Some of Coburn’s most impressive photographs are portraits. He worked for a year in the studio of the leading New York portrait photographer Gertrude Käsebier and became friendly with George Bernard Shaw, who introduced him to a number of the most celebrated literary, artistic and political figures in Britain, many of whom, including Shaw, he photographed. Shaw also wrote the preface to the catalogue for the exhibition of Coburn’s work at the Royal Photographic Society, London, in 1906, and regarded Coburn and Edward Steichen as ‘the two greatest photographers in the world’. Coburn produced two books of portraits: Men of Mark (1913) and More Men of Mark (1922).
The thirty-three photogravures comprising Men of Mark were printed at “Thameside,” Coburns photogravure atelier, in October 1913. The portraits for Men of Mark took nine years to assemble, and those for More Men of Mark, a companion volume in collotype published in 1922, another nine years. Influenced by Hill and Adamson, and using their original concave mirror to modify light, the photogravures are representative of the evolving aesthetic of one foot in the pictorialist tradition while the other undoubtedly modern. “The portraits he produced are astonishingly modern even today and are influenced by his ‘‘rediscovery” of the work of nineteenth-century photographers David Octavius Hill and Robert Adamson and more importantly, Julia Margaret Cameron. Like Cameron’s, Coburn’s early portraits show the sitters dislocated in time and space, with little extraneous detail, as sublimations of the subjects and their work.” 
Coburn was well read and, because if his admiration for many writers, he wished to meet and photograph them. Commencing with George Bernard Shaw, Coburn set out to portray many of the leading British authors of the early twentieth century. Among those that sat before his lens were G. K. Chesterton, Henry James, George Meredith, and William Butler Yeats. In 1913, Coburn selected 33 of his most insightful portraits for the book. As with his previous books, Coburn printed the exquisite photogravures on his own Thameside press, in an edition of 300 copies.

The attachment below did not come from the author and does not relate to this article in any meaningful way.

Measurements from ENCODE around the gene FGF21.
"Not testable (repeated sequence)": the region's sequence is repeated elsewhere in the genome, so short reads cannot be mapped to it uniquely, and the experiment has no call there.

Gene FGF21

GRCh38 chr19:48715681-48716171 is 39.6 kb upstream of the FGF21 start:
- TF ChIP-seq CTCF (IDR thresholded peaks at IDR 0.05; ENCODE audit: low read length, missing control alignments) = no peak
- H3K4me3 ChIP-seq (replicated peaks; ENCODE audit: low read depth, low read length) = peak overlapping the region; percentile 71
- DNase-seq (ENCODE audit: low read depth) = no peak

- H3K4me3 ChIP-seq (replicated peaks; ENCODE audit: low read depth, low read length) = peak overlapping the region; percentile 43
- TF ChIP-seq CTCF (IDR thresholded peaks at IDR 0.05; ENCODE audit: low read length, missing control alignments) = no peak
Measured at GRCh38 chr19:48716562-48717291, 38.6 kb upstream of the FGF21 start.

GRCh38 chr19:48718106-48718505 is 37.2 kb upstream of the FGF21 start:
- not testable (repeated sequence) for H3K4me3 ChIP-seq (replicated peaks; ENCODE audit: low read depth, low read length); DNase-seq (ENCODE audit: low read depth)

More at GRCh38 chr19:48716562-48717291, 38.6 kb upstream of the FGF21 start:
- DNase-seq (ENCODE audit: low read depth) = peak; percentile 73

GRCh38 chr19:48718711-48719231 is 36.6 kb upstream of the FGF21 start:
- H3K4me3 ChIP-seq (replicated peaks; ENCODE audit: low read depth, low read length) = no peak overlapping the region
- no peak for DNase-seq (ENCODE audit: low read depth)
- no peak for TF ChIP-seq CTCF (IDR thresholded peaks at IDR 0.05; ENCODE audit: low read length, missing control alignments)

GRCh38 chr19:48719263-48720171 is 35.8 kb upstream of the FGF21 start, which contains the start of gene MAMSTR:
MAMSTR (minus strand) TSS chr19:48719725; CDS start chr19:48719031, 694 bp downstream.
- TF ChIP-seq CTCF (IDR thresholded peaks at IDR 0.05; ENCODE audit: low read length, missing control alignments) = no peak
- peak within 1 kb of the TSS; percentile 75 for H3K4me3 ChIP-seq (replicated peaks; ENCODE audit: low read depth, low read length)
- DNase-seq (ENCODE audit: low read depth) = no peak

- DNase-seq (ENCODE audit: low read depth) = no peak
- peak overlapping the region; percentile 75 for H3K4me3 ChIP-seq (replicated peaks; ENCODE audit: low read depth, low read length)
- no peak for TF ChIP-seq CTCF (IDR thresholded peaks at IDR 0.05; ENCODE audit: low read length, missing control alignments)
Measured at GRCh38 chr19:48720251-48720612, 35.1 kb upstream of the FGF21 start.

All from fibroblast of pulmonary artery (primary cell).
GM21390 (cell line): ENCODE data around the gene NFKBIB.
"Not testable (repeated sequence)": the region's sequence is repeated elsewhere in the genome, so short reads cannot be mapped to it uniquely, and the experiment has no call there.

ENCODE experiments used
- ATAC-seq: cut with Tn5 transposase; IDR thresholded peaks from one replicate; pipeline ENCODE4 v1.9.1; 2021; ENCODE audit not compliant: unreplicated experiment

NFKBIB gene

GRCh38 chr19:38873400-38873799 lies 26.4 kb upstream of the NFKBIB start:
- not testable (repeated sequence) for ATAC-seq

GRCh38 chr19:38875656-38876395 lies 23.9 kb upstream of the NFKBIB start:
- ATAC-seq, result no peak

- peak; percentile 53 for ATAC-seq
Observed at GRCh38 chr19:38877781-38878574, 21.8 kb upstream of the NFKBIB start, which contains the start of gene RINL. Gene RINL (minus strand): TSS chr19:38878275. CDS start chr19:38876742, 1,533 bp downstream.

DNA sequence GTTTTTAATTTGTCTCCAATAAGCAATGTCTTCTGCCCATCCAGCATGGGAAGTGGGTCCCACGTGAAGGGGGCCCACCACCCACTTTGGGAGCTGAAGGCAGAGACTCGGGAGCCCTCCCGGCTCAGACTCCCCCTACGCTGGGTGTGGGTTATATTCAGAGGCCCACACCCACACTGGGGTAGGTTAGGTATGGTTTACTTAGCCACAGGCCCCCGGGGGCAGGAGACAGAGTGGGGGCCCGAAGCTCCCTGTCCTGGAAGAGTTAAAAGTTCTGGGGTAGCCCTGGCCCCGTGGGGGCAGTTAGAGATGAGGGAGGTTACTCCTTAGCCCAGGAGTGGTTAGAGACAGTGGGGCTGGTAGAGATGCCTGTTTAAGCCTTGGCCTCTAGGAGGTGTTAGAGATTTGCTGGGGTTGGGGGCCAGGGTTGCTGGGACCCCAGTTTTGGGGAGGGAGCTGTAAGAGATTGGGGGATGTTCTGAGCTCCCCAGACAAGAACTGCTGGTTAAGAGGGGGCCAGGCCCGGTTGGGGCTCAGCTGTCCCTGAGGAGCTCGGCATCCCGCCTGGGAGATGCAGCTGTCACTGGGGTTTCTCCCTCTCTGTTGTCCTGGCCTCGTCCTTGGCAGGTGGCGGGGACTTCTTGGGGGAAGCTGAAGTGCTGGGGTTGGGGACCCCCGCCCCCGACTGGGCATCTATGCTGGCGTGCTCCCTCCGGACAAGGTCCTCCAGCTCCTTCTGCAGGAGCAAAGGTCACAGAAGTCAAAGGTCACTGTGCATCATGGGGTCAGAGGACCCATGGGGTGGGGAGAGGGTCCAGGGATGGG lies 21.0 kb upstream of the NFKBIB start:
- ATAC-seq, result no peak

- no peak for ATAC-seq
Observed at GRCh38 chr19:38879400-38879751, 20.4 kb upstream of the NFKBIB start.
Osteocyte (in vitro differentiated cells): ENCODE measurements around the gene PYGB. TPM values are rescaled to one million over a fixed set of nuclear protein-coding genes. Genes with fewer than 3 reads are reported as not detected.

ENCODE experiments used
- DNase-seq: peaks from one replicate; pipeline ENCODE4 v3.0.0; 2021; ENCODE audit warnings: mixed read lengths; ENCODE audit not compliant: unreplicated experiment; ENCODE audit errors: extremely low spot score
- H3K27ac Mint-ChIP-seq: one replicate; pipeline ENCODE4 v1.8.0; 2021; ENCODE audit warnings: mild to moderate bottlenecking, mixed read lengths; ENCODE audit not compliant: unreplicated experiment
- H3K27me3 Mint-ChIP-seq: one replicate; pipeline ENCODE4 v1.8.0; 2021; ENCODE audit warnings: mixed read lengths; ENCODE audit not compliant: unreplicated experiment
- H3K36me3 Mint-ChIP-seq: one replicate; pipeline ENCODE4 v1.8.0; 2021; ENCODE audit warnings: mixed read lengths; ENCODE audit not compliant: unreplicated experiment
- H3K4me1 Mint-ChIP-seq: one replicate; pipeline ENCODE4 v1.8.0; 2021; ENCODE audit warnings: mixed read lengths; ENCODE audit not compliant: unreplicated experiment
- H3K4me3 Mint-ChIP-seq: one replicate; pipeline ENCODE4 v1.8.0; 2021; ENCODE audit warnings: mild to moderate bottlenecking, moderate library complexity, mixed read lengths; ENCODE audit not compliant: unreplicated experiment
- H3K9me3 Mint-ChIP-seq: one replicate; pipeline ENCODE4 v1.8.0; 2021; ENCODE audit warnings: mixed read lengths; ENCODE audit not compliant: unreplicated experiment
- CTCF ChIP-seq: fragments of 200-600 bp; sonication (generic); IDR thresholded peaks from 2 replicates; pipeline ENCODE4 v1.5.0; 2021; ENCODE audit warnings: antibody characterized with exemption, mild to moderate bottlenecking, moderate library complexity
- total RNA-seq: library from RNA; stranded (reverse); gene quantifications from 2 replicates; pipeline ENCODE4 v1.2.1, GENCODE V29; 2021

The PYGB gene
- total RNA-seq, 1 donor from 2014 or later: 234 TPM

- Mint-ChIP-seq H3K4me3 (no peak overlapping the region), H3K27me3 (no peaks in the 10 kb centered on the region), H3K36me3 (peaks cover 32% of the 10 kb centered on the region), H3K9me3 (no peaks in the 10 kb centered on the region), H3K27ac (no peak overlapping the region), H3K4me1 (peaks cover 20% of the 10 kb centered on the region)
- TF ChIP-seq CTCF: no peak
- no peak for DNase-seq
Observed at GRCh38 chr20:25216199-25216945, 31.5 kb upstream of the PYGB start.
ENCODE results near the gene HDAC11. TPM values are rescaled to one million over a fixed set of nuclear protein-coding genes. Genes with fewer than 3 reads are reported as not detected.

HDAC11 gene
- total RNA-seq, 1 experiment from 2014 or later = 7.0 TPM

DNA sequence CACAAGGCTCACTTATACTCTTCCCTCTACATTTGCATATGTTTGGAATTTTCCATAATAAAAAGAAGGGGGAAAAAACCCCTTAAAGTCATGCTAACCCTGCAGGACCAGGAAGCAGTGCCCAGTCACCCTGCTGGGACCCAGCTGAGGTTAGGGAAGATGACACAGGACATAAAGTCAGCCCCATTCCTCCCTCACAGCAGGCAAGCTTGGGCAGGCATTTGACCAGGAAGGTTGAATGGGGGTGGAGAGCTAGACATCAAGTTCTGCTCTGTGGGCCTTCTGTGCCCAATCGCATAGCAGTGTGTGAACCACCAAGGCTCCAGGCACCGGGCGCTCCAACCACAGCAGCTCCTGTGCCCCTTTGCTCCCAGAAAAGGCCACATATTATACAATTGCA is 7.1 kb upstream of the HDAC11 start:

Coburn’s work as a portrait photographer was initially spurred in 1904 by Perriton Maxwell, editor of the Metropolitan Magazine, who – "Out of the kindness of his heart, or, perhaps, more to get rid of me than anything else"- gave Coburn a list of prominent people to photograph in Britain. The photographer first reached out to George Bernard Shaw (whose portrait opens the book), and through his friendship with Shaw met many other important figures. It became a long-term undertaking, undoubtedly both satisfying and exciting Coburn’s self-described "urge" to photograph those artists whom he admired: I have always been deeply interested in consummation in the arts, and I think this was the chief reason why I began making photographic portraits. If I admired the writings or expressed vision of any person, I was impelled by the desire to meet and photograph him…My portraits are a recording of my appreciation of the artistic achievement of the times in which I have lived.  . Coburn "was the most important American photographer of his generation to expend significant energy on illustrating books" and "expressed rare versatility in his facility at landscape and city views, while at the same time making penetrating portraits." 
Coburn, Alvin L, Helmut Gernsheim, and Alison Gernsheim. Alvin Langdon Coburn: Photographer : an Autobiography. New York: Dover Publications, 1978. no. 3.
 Roberts, Pamela Glasson Coburn Alvin Langdon Pamela Glasson Roberts Fundación Mapfre and George Eastman House. 2014. Alvin Langdon Coburn. Madrid: Fundación Mapfre. p. 23
 Coburn, Alvin Langdon, Alvin Langdon Coburn : Photographer : An Autobiography, pp. 24-42.
 The Truthful Lens; Foster, Sheila J., et al. p. 37
Foster, Sheila J, Manfred Heiting, and Rachel Stuhlman. Imagining Paradise: The Richard and Ronay Menschel Library at George Eastman House, Rochester. Göttingen: Steidl, 2007 p. 236